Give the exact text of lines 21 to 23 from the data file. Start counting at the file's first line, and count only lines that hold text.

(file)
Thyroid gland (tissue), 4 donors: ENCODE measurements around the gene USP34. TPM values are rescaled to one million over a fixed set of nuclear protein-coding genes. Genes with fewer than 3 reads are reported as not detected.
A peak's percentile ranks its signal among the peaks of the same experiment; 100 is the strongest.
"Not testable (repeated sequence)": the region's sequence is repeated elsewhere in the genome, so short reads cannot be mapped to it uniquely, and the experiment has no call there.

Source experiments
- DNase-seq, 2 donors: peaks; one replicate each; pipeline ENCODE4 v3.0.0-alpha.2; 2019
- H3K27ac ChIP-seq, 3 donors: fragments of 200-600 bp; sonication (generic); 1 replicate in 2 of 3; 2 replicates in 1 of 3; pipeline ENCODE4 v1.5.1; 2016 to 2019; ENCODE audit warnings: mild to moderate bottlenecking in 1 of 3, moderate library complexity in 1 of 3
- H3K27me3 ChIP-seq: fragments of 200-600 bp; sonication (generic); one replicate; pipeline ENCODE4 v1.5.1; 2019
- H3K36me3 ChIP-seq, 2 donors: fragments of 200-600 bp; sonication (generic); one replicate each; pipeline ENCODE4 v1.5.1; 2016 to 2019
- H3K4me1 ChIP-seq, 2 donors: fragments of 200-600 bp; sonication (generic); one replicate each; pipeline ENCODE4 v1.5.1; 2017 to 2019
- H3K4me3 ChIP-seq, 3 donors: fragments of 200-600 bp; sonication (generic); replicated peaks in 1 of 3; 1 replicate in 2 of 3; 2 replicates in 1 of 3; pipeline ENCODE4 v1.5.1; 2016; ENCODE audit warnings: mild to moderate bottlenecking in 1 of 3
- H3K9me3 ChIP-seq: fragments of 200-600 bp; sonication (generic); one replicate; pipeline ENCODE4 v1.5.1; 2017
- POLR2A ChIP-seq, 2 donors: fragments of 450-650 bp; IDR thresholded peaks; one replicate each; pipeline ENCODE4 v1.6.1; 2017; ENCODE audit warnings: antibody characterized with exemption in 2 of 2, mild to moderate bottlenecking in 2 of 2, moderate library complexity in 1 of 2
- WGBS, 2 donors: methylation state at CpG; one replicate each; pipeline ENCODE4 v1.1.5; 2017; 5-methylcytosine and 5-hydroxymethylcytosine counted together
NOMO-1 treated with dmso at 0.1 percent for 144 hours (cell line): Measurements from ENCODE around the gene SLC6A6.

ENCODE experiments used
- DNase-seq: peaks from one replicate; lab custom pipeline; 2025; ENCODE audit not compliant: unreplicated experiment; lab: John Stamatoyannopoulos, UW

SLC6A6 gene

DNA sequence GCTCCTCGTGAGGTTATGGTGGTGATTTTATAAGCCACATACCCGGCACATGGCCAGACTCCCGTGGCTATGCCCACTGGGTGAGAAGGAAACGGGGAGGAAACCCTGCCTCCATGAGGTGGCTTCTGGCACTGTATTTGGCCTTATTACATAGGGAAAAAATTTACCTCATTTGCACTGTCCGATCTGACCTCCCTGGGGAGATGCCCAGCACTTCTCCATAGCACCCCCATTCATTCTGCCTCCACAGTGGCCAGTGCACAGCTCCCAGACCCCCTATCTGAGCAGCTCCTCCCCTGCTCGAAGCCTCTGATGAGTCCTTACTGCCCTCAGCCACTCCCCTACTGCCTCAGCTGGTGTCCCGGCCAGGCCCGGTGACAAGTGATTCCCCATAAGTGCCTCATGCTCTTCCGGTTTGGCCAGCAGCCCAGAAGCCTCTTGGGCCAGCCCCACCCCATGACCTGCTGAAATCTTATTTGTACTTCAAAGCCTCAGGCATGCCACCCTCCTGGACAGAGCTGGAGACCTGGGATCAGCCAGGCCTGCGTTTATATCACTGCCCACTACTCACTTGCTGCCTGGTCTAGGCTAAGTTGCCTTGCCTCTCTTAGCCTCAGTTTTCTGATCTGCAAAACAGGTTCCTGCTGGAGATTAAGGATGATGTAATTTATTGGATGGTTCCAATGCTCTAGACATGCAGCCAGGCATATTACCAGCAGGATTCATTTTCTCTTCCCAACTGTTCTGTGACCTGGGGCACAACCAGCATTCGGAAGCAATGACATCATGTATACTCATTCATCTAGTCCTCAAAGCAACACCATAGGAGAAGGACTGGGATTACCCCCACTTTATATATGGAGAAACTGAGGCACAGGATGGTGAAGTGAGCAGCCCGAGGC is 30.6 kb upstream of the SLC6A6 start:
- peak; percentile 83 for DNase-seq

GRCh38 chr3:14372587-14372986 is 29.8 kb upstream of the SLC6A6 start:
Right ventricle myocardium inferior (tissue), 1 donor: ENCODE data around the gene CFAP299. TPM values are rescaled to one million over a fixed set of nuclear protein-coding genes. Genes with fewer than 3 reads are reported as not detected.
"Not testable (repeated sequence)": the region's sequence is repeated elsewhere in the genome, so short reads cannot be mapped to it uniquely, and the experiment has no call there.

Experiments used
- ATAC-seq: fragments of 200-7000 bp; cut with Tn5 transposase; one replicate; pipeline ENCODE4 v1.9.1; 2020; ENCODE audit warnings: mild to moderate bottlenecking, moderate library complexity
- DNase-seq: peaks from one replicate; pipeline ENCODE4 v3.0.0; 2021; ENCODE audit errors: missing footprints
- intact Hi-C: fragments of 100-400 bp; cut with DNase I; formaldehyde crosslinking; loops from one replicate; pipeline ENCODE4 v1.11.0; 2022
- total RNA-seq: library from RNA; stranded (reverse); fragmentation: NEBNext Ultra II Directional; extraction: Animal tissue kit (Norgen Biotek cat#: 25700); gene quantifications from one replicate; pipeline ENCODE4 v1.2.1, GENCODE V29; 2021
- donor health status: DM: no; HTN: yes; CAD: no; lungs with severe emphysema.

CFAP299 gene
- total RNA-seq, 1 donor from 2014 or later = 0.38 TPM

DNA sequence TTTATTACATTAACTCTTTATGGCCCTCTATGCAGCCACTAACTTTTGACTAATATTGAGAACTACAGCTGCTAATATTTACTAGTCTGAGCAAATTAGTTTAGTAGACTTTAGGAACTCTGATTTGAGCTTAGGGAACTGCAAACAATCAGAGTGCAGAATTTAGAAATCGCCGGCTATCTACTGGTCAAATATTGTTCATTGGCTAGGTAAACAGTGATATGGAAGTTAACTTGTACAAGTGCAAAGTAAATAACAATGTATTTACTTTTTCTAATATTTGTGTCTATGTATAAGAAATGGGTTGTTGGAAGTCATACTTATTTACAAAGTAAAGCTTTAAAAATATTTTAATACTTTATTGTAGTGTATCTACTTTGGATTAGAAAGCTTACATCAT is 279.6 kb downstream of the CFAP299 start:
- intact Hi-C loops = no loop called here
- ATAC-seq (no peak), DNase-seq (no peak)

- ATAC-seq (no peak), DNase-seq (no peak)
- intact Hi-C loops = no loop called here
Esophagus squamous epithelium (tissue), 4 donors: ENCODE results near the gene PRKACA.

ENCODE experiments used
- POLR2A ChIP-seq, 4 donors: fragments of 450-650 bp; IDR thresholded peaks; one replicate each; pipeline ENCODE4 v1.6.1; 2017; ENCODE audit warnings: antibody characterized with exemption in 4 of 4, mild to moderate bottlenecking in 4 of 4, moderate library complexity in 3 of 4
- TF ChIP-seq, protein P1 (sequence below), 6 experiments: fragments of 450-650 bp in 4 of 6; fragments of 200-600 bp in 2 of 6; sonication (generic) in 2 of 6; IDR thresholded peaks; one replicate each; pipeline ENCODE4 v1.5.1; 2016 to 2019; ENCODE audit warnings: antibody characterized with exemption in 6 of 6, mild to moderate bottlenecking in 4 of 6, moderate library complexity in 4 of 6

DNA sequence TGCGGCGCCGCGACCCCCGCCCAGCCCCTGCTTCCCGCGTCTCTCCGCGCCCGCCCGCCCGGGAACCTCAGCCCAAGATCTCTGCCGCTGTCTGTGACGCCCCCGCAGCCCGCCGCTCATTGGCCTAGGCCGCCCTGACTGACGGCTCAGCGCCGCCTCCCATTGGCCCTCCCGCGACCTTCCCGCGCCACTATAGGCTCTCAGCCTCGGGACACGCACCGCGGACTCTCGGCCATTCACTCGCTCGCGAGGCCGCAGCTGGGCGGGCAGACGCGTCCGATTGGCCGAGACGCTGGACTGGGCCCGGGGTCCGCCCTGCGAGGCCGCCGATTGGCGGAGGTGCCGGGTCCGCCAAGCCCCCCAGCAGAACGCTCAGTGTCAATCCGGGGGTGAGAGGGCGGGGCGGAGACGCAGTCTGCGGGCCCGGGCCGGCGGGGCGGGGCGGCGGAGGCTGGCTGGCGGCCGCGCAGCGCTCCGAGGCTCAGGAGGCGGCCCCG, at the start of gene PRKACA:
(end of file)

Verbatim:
Right ventricle myocardium inferior (tissue), 1 donor: ENCODE data around the gene CFAP299. TPM values are rescaled to one million over a fixed set of nuclear protein-coding genes. Genes with fewer than 3 reads are reported as not detected.
"Not testable (repeated sequence)": the region's sequence is repeated elsewhere in the genome, so short reads cannot be mapped to it uniquely, and the experiment has no call there.

Experiments used